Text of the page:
Reward home care firms that pay living wage

Proposed legislation would provide more reimbursements to firms that do

WHILE MASSACHUSETTS LEADS the nation in a number of vital healthcare markers, the state is facing a crisis in one crucial area – its home care industry. The population is rapidly aging, and the number of home care workers is not keeping pace with increased demand for services. When combined with inconsistent state oversight and a lack of clarity related to quality measures, families in the Commonwealth are increasingly challenged to secure dependable services for loved ones.

We need to be sure workers – who care for our most vulnerable residents, seniors, and those living with a disability, and comprise the fastest growing employment sector in the state – are well-trained, fairly paid, and work in an industry effectively regulated by the state’s public health officials.

There are currently only 20,000 homemakers and personal care aides in the state, serving 60,000 senior and disabled individuals who rely on home care programs to remain in their communities. Massachusetts should choose to lead when it comes to ensuring residents have access to quality, dependable home care services and home care employees have the option of a career – not just a part time job. To do so, Massachusetts should pass legislation to elevate industry standards by requiring licensure and better compensation of home care aides. This could be accomplished by tying program reimbursement to the adoption of responsible employer standards by providers, which include elevated wages for home care aides and financial reporting.

Currently, Massachusetts industry advocates say that the average wage for home care workers is between $13 and $14 an hour, barely above the $12.75 minimum wage in effect this January. Many of these workers work part-time. This combination of lower wages, part time employment, and often difficult working conditions creates unsustainable annual turnover rates well over 50 percent industrywide.

Additionally, Massachusetts currently has limited reporting requirements for home care agencies, which means a potential inability to proactively identify a decline in a provider’s financial health and care quality. Many agencies submit no comprehensive cost reports or annual audited financial reports – both of which are required of nursing homes and hospitals operating in the state.  A well-designed licensure and reporting regimen will serve to better inform and protect both home care beneficiaries and industry employees by ensuring greater transparency as it relates to performance among individual providers.

An Act Strengthening the Massachusetts Home Care Program, a bill crafted by Sen. James Welch and Rep. Daniel Cullinane, represents a good start to crafting the legislation needed to avoid a crisis in the Massachusetts home care industry and it should be looked to as the foundation on which to build the licensure, reporting, and rate structure required to safeguard and preserve this important service.

All home care agencies in Massachusetts should be required to obtain a license, be subject to consistent state audits, and meet basic financial reporting requirements. This bill does just that; it directs the Department of Public Health and the Executive Office of Elder Affairs to regulate the home care marketplace by creating a well-designed licensure, auditing, and reporting system for participating home care agencies.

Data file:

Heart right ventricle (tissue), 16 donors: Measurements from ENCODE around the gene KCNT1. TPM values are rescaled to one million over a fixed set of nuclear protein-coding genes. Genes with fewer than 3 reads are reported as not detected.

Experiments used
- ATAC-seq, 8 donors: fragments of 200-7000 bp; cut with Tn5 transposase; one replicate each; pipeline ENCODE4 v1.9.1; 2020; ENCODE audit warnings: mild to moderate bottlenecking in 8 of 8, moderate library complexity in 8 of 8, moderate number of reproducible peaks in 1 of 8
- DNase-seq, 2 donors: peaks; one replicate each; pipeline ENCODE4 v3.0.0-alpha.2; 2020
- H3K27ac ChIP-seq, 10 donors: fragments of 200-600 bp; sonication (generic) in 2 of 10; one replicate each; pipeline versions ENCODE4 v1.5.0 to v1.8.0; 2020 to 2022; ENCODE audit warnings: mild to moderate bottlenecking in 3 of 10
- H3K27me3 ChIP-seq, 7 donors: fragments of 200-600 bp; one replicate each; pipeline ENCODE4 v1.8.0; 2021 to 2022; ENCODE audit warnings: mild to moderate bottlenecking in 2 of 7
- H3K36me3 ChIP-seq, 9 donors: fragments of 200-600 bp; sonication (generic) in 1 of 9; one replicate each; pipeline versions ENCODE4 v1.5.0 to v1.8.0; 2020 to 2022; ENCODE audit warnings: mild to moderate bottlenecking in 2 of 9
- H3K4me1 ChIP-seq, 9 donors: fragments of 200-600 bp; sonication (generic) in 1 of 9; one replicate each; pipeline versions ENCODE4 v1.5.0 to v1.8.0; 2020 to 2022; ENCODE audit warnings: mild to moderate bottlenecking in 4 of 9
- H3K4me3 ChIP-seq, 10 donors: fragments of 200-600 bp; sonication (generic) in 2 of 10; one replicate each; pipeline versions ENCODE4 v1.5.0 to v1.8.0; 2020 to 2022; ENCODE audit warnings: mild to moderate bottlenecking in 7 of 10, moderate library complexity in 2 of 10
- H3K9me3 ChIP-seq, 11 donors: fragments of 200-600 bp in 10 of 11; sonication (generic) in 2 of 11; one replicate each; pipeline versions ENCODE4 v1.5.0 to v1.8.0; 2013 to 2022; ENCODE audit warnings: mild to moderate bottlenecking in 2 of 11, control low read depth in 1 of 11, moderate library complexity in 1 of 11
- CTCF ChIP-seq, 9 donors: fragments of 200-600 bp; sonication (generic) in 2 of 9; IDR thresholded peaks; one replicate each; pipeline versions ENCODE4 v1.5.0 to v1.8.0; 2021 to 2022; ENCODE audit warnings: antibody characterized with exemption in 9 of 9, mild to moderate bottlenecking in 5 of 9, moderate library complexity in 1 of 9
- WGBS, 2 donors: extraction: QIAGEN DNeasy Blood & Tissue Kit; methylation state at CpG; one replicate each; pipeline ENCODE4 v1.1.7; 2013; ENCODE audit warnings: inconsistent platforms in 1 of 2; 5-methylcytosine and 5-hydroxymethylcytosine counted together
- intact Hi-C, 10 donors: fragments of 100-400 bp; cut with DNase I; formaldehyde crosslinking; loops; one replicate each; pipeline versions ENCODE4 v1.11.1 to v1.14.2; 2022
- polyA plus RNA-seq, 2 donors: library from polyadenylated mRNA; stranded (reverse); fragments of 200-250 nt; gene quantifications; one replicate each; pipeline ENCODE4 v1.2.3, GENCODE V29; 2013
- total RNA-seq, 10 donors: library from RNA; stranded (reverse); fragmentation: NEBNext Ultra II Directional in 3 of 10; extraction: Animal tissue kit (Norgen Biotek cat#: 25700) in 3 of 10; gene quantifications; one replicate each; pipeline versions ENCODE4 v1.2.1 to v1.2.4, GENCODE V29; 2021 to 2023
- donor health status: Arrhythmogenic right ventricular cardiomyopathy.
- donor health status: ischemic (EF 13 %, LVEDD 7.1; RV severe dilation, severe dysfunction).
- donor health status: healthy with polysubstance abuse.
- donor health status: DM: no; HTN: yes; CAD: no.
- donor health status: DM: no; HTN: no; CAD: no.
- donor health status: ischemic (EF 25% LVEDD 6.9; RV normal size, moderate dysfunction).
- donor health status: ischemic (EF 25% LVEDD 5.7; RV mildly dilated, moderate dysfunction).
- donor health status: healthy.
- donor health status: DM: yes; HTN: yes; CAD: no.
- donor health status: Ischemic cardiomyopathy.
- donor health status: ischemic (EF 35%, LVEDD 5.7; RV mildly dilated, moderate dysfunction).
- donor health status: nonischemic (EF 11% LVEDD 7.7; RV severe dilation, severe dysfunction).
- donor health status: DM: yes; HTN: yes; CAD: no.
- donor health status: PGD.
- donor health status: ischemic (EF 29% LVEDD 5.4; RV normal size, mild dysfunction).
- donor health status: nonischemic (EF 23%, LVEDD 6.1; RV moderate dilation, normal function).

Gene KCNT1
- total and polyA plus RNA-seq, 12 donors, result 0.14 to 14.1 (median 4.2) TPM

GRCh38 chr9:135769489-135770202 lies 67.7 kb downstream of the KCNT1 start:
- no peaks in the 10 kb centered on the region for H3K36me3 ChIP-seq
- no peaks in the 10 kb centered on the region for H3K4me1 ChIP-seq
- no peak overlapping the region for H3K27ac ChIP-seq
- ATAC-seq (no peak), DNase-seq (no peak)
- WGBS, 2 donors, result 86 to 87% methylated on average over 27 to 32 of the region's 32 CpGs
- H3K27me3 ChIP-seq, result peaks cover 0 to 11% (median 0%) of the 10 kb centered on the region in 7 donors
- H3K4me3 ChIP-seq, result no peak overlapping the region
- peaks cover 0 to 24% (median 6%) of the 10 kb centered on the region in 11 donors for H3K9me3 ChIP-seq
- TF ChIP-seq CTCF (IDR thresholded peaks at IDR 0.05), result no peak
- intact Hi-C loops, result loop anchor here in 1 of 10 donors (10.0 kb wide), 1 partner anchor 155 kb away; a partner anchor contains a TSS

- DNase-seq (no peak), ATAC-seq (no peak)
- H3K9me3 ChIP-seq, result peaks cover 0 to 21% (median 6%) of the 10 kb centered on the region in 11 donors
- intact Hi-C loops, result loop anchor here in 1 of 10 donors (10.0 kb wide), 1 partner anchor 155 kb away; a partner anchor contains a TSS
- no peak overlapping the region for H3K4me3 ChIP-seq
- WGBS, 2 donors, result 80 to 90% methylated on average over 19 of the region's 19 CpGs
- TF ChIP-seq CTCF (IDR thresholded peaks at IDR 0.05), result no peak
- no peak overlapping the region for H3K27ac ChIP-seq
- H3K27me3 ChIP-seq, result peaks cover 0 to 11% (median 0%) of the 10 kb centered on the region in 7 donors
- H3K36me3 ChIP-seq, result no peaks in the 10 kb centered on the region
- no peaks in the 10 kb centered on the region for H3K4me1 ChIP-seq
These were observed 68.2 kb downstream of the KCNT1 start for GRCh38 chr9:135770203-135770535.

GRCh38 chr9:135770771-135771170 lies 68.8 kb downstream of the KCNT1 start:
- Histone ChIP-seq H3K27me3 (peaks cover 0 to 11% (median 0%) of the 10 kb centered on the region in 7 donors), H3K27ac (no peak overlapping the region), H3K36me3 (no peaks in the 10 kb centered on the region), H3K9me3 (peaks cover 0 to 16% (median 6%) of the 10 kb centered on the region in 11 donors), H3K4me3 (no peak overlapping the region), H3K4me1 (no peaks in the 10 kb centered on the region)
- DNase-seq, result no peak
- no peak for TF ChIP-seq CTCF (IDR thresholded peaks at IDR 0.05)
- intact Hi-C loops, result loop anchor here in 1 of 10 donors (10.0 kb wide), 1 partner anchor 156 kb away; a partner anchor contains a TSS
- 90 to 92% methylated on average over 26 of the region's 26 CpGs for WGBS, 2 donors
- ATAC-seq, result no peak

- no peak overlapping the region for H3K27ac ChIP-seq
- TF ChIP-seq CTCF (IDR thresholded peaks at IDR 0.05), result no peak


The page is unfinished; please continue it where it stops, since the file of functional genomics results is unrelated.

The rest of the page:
Agencies that meet increased performance expectations, transparency obligations, and responsible employer standards, including paying a minimum wage no less than $.50 above the prevailing state minimum wage, will receive a boost in their provider rates paid by the state for their services. The bill provides $25 million in badly-needed increased reimbursement to home care agencies that meet the established criteria. New home care agencies will be required to obtain a license prior to providing home care services.

How crucial is crafting comprehensive legislation to the future of the home care industry and its workers? 1199SEIU, the state’s largest and fastest growing healthcare union, is working on this issue with Elara Caring, one of the nation’s largest providers of high-quality, home-based care with locations in Worcester, Tewksbury, New Bedford, Newton, Leominster, Lee, Chicopee, Byfield, Easton, Bellingham, and Boston.

Meet the Author
Meet the Author

Lesley Nolan

Regional vice president, personal care services, Elara Caring
1199SEIU and Elara Caring are jointly advocating for the additional state oversight of home care agencies and improved rate reimbursement directed at responsible employers included in this legislation because we both fundamentally believe that these reforms are essential to ensuring the Commonwealth is able to meet the rapidly growing demand for the home care services required for seniors and individuals with disabilities to continue to live independently at home and enjoy the benefits of community.

Tim Foley is the executive vice president of 1199SEIU United Healthcare Workers East. Lesley Nolan is the regional vice president of personal care services northeast at Elara Caring.